Tomorrow is Data Privacy Day, an occasion that should have us all talking about the problems of indiscriminate data collection and sharing. But in the post-Snowden era, that debate has been so muddled by NSA paranoia that it's unlikely to result in any substantive changes.
The Ed Bott Report
Get outspoken insights and expert advice on the products and companies that define today's tech landscape, from a source who knows these technologies inside and out.
Ed Bott is an award-winning technology writer with more than two decades' experience writing for mainstream media outlets and online publications. He has served as editor of the U.S. edition of PC Computing and managing editor of PC World; both publications had monthly paid circulation in excess of 1 million during his tenure. He is the author of more than 25 books on Microsoft Windows and Office, including Windows 7 Inside Out (2009) and Office 2013 Inside Out (2013).
If you want a PC running Windows 7, where do you look? Skip your local office superstore or big-box retailer and go where the business buyers go. In those channels, you'll find that Windows 7 never went away. In fact, it's not just alive, it's thriving.
This morning's tech news headlines are breathlessly reporting that HP is bringing back Windows 7 "by popular demand." The facts say otherwise: HP never stopped selling Windows 7 PCs, and it's actually selling fewer Windows 7 models today than it did last summer.
All web browsers are not created equal. Each of the top six browsers has a unique killer feature.
This week's Google Chrome update added some significant new features to its Windows 8 mode, effectively turning the browser into a stripped-down version of Chrome OS, with its own taskbar and window-management tools. But who's it for, really?
These days, every major browser developer pushes automatic updates to its user base. So why are so many people still using out-of-date browsers?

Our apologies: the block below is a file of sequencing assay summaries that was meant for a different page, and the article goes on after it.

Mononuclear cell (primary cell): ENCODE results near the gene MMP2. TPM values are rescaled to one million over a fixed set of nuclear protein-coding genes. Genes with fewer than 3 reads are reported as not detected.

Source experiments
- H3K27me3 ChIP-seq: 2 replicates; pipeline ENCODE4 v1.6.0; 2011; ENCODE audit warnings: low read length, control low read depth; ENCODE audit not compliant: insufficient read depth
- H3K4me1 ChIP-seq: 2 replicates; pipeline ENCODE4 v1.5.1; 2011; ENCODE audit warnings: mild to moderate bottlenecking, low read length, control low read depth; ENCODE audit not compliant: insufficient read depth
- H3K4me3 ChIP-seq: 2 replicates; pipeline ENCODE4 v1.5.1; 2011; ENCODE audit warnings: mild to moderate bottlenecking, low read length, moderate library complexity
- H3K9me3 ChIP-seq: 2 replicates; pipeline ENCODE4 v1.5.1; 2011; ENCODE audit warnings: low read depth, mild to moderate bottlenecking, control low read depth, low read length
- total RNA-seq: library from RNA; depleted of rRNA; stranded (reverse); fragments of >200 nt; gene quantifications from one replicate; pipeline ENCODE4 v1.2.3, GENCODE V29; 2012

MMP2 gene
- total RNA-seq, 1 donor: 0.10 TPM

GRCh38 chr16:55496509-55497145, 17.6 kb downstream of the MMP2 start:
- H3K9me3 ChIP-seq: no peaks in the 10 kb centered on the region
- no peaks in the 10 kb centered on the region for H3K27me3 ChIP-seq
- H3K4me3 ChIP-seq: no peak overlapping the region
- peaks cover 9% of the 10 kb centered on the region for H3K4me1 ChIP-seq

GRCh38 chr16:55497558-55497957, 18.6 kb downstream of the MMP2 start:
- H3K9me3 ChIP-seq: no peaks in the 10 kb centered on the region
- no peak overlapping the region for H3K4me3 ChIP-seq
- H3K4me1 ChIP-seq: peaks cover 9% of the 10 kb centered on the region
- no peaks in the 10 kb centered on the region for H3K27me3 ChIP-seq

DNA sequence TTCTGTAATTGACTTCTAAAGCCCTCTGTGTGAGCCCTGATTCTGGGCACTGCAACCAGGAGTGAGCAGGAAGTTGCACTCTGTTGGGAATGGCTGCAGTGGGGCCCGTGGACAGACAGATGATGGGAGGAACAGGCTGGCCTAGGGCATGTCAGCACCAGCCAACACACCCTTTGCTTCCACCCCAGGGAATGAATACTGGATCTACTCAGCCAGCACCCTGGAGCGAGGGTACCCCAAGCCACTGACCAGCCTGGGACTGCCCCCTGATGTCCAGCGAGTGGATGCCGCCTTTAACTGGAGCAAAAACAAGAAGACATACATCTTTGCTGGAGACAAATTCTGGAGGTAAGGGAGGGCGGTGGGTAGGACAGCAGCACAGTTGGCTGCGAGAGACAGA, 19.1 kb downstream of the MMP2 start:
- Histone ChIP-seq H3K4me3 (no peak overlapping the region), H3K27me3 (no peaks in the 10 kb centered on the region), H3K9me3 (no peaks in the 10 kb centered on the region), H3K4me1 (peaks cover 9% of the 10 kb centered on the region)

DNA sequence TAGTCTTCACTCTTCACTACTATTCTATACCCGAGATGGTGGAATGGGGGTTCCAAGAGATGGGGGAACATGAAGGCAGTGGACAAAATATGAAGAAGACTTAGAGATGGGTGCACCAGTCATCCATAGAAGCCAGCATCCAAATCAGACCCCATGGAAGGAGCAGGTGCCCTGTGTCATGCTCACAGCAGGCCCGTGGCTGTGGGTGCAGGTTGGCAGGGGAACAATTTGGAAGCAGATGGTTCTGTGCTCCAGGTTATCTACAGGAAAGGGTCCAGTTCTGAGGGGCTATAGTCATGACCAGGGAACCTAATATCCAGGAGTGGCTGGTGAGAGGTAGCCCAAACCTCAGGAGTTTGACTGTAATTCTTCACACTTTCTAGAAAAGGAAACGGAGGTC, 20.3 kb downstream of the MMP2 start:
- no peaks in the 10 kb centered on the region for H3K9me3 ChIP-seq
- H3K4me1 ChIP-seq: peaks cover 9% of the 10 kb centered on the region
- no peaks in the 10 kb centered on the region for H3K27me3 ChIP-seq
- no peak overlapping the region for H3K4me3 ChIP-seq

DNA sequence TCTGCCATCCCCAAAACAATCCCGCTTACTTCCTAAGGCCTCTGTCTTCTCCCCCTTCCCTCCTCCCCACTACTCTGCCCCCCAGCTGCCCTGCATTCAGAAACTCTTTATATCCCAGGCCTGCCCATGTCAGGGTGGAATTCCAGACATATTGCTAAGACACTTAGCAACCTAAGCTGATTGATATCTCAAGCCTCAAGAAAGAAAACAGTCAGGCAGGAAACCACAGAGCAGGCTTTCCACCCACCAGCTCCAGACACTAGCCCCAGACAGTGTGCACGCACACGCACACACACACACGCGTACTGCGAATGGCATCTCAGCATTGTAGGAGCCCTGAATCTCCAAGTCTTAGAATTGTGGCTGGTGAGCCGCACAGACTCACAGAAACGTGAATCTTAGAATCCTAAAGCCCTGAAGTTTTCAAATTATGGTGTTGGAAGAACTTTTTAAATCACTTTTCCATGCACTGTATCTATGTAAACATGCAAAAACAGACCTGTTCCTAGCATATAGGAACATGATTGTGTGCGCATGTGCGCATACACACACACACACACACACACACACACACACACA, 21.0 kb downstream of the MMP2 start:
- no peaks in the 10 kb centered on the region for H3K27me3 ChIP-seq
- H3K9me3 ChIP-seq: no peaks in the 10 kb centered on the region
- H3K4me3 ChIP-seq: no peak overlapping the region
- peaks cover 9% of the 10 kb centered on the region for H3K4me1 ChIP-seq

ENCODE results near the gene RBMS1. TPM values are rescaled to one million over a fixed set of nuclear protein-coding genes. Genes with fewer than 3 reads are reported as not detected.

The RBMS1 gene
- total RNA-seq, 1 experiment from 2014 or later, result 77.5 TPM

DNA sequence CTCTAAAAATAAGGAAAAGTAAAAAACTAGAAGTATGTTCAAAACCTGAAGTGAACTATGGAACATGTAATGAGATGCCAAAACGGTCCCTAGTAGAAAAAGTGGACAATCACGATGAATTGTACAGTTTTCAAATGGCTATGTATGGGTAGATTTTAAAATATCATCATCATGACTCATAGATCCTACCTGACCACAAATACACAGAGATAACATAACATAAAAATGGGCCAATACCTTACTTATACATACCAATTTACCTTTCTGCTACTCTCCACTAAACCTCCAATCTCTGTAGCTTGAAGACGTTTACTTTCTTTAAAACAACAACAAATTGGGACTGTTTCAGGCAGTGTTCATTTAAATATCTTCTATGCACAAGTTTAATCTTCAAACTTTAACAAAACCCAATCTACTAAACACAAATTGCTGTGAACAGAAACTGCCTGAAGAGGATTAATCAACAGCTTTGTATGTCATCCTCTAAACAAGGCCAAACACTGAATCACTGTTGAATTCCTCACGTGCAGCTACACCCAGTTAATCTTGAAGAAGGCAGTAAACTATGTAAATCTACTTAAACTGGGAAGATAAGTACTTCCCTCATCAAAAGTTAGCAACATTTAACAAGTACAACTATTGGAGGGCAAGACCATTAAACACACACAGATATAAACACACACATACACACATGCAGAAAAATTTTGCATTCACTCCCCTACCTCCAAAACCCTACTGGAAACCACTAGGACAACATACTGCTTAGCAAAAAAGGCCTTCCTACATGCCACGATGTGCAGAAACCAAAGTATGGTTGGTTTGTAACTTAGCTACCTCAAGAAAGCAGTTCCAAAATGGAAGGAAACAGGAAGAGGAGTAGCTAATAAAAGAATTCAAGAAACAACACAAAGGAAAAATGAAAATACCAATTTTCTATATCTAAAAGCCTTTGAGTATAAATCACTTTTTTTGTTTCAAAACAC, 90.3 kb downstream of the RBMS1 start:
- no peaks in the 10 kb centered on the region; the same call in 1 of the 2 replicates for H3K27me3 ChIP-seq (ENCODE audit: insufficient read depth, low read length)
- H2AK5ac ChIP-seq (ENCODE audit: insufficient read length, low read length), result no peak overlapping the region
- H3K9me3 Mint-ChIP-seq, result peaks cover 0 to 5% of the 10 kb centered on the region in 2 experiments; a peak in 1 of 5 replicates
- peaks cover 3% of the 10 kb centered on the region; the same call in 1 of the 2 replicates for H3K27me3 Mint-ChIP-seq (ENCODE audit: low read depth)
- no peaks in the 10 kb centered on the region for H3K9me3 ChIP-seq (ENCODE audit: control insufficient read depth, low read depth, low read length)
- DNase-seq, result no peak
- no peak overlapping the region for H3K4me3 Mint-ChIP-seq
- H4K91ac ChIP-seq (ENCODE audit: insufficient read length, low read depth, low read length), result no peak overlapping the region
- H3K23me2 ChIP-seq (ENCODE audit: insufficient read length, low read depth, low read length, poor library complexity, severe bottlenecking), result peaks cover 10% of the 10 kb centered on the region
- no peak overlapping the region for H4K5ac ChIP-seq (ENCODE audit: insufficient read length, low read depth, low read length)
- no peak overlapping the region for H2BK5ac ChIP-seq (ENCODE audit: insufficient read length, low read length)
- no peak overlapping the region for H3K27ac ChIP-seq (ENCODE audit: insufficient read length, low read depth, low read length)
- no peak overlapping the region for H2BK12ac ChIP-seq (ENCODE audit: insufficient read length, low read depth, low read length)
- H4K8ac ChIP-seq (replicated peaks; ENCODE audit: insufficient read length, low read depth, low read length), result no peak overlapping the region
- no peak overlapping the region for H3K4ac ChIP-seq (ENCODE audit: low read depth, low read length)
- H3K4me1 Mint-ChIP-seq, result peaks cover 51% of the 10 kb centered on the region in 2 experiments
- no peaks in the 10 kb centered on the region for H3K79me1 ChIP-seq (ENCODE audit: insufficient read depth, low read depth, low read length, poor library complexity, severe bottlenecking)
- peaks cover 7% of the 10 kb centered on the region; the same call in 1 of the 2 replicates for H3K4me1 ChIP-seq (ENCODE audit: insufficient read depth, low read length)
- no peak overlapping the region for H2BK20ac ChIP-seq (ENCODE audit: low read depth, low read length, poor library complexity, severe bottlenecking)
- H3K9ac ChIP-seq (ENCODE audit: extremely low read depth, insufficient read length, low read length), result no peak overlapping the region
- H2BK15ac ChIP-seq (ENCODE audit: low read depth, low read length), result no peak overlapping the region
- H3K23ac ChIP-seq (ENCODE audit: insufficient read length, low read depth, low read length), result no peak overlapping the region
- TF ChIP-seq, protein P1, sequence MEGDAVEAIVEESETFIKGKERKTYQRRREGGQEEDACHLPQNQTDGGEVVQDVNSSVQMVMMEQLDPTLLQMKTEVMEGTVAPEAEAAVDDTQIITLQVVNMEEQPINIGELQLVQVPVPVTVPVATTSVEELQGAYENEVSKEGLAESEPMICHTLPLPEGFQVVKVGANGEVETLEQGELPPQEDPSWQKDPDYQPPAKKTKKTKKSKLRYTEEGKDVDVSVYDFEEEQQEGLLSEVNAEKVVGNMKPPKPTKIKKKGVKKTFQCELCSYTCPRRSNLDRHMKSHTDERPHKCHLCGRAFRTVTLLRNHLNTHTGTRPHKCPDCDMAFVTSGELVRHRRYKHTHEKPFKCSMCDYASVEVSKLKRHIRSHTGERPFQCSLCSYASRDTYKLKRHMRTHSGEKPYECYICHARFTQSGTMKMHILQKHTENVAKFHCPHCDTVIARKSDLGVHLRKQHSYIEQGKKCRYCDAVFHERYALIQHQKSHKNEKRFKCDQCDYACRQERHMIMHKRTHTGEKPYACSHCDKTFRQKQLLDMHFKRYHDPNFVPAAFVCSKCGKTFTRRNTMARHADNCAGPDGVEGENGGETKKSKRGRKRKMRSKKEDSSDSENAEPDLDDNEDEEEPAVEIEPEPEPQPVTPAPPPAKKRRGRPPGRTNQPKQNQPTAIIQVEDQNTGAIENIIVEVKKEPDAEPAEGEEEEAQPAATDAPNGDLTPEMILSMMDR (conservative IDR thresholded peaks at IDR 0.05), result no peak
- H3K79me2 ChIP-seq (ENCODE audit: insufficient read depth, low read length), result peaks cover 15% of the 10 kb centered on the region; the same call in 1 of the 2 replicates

If you're curious about which computing platforms are most popular, you can take your pick of two separate independent data sources. What's the difference between the two, and why are some of their numbers so far out of sync?
It looks like PC owners are finally beginning to relax their grip on Windows XP. According to new worldwide usage share data, XP is down sharply, with Microsoft's two fully supported operating systems, Windows 7 and 8, picking up the slack.
A snapshot of the U.S. commercial sales channel for the first 11 months of 2013 shows a big shift in the marketplace for computing devices. Windows PCs are flat, Apple PCs are down, and tablets of all kinds (including Android and Windows devices) are way up. But the big winner is the Chromebook.
Developers who write extensions for Chrome are on notice. Keep it simple, or risk getting kicked out of the Chrome Web Store. But what's the real reason for the sudden crackdown? Evidence suggests shady ad networks are Google's real target.
My most popular stories of the year covered a wide range of topics. Here are the stories you found most interesting.
Why go to the International CES and endure the horrors of a ridiculously crowded Las Vegas in January and the near-certainty of catching the CES flu? Because, after reading through hundreds of pitches about The Internet of Things, I need to see this explosion of super-smart, connected technology for myself.
Which products, platforms, and big ideas made the most impact in 2013?
A year after its rebranding of Hotmail as Outlook.com, Microsoft is taking aim at Gmail users with a new online service that simplifies the process of switching.
Using Office 365 in enterprises isn't always easy on iPads and Android devices. A new update to an already useful third-party app makes it possible to share and collaborate from a single window.
The best of ZDNet, delivered
- 1 Perfectly legal ways you can still get Windows 7 cheap (or even free)
- 2 How much does an iPhone 6 really cost? (Hint: It's way more than $199)
- 3 Surface Pro 3: Thinner, lighter, more flexible
- 4 Lost your Windows discs? How to get replacement media, legally
- 5 Can a Surface Pro 3 with docking station replace your desktop PC?